Source: ZME Science
You may have thought things like currency or money are concepts known solely to man. Some might have a sense of ownership, besides of course territory, but trading and the likes haven’t been observed in any other species besides homo sapiens. An economist/psychologist duo from Yale back in 2005, however, managed to train seven capuchin monkeys how to use money, and I’m pretty sure from here on some of you might be able to guess what happened from there on.
‘The capuchin has a small brain, and it’s pretty much focused on food and sex,” said Keith Chen, a Yale economist who along with Laurie Santos, a psychologist, are the two researchers who have had made the study. ”You should really think of a capuchin as a bottomless stomach of want,” Chen says. ”You can feed them marshmallows all day, they’ll throw up and then come back for more.”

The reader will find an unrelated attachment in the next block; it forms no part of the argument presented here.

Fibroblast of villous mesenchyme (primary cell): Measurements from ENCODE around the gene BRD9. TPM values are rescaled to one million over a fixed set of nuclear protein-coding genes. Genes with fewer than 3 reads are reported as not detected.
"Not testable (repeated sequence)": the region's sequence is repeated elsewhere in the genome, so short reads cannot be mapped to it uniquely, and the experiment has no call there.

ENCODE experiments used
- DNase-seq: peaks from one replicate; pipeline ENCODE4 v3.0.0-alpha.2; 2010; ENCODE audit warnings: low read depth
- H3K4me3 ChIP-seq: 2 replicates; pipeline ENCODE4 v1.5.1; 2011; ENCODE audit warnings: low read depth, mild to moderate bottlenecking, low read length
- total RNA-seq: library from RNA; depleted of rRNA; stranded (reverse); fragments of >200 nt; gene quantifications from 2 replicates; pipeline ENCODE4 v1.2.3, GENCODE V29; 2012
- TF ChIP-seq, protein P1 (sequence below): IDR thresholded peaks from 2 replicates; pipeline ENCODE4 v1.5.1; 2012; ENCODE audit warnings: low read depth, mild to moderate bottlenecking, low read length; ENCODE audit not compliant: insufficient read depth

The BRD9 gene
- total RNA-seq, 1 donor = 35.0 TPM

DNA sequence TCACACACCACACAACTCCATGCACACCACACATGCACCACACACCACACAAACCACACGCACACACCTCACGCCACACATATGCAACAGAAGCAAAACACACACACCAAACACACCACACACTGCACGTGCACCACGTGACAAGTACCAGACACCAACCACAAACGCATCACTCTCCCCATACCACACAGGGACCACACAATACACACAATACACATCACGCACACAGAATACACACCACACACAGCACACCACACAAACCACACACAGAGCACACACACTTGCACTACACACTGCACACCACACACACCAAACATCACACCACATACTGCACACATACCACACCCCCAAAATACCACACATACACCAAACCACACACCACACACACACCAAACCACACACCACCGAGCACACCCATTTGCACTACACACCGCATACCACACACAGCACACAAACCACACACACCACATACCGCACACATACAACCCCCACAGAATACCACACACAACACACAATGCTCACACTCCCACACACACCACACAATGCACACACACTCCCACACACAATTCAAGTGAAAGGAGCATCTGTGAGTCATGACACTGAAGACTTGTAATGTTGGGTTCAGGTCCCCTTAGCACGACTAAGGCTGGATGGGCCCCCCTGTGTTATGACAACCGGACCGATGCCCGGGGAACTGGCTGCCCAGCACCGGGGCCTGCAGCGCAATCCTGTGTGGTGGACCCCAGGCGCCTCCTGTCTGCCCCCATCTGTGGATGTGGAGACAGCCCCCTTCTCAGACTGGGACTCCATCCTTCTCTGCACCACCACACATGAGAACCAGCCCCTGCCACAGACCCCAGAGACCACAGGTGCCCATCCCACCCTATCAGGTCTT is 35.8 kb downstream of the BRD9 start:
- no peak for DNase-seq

It’s exactly this selfish desires that they tried to exploit and experiment with great success after teaching capuchins to buy grapes, apples and Jell-O. The economist wanted to study the incentives that motivated specimens to behave in a way, while the psychologist analyzed the behavior itself.